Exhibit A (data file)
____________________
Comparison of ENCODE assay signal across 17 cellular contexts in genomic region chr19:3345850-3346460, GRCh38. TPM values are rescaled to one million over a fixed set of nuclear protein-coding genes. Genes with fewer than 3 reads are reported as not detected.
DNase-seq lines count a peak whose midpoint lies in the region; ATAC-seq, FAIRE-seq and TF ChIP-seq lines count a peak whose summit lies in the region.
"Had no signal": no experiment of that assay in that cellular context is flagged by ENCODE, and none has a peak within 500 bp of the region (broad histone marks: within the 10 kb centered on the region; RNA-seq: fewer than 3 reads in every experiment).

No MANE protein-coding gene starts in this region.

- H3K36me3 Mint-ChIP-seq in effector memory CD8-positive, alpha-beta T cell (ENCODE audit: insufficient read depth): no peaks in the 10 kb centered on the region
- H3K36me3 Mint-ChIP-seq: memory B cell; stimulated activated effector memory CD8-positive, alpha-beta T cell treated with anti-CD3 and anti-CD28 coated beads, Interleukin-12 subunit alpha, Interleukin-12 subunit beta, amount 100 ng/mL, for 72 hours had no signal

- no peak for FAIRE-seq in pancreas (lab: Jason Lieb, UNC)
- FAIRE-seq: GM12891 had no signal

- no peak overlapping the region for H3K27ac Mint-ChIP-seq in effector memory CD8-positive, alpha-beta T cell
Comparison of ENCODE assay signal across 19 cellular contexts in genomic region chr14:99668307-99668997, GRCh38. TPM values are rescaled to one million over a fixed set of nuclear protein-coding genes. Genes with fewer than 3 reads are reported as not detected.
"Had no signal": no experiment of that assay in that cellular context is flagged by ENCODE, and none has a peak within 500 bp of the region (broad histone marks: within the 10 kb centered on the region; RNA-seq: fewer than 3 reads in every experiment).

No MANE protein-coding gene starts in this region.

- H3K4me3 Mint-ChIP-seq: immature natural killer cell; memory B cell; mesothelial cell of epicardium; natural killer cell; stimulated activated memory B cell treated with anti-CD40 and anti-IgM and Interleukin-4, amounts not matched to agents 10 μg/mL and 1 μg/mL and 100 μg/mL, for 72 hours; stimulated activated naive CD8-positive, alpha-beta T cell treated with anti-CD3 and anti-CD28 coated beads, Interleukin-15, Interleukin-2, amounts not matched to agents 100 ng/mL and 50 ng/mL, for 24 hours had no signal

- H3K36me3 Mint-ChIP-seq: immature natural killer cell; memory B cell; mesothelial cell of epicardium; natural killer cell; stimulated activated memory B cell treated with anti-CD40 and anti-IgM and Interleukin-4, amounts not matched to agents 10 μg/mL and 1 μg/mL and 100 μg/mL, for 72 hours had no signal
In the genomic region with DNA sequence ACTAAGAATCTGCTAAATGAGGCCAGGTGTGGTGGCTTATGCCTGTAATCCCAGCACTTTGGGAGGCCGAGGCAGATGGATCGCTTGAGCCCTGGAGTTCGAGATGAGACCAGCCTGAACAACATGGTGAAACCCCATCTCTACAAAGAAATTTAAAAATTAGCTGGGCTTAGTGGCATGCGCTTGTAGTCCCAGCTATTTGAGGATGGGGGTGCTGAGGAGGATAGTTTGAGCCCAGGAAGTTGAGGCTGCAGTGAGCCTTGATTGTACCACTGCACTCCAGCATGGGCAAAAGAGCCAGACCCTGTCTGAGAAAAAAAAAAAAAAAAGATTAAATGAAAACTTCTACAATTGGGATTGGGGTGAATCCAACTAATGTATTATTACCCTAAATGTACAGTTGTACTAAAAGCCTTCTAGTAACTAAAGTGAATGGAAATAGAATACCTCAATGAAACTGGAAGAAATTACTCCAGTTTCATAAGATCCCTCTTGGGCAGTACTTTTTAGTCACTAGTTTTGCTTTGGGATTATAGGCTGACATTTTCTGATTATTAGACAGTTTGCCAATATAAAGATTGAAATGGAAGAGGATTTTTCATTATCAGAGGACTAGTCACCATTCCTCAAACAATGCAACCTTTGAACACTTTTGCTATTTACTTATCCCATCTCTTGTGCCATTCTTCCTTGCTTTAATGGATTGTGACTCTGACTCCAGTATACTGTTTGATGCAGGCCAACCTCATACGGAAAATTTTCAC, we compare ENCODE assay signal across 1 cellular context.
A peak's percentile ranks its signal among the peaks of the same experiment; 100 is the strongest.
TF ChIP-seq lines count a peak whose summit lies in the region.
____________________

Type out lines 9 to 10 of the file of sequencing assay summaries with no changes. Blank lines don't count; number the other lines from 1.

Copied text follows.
- no peak overlapping the region for H3K27ac Mint-ChIP-seq in effector memory CD8-positive, alpha-beta T cell
Comparison of ENCODE assay signal across 19 cellular contexts in genomic region chr14:99668307-99668997, GRCh38. TPM values are rescaled to one million over a fixed set of nuclear protein-coding genes. Genes with fewer than 3 reads are reported as not detected.